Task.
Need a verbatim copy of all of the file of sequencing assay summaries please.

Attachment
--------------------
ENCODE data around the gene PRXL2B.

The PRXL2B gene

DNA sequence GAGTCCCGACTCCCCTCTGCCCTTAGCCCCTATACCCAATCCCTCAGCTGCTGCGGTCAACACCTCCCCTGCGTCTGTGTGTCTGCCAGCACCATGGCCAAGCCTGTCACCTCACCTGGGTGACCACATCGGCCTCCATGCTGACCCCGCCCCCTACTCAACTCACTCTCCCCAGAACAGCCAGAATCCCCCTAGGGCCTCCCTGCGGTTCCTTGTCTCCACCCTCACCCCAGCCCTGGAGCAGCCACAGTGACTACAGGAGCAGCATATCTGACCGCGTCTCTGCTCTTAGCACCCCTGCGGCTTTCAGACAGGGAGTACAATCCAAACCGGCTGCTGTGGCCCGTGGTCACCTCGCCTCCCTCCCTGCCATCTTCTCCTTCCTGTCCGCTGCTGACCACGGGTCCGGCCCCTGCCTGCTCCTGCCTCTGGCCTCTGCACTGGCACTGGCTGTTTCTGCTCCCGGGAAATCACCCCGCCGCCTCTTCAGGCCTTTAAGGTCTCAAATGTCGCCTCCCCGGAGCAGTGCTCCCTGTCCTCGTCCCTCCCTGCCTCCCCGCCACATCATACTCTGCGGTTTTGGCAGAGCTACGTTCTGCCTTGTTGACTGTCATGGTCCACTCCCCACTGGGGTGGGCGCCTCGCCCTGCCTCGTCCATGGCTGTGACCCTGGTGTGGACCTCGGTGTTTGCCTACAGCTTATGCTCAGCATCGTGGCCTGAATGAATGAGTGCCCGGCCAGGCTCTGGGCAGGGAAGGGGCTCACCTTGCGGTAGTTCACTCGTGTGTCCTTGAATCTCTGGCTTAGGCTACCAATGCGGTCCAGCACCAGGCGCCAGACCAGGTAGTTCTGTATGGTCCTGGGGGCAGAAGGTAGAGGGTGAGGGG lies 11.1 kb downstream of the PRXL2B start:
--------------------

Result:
ENCODE data around the gene PRXL2B.

The PRXL2B gene

DNA sequence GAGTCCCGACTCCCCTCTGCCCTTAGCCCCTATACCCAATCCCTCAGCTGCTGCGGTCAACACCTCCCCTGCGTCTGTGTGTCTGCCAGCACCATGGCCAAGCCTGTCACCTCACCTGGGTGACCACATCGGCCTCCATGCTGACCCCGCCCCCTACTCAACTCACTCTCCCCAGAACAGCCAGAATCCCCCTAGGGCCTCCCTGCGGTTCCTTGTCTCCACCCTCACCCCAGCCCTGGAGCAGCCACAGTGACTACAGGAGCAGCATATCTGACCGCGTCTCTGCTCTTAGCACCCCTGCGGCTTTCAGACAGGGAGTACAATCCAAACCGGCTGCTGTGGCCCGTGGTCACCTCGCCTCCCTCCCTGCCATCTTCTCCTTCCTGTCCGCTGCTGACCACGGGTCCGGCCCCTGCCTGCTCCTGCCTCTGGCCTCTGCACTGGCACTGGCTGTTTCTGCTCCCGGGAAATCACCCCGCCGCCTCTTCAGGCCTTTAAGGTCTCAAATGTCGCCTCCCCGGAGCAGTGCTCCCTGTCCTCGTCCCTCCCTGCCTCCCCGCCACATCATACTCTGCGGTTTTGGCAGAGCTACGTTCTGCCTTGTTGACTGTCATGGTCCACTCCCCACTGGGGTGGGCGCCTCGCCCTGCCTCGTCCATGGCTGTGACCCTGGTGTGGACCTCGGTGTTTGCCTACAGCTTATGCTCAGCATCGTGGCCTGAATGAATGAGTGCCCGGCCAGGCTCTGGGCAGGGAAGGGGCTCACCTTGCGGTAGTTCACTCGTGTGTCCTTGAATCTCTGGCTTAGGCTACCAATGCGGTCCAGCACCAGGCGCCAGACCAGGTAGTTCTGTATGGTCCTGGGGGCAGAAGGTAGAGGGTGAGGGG lies 11.1 kb downstream of the PRXL2B start: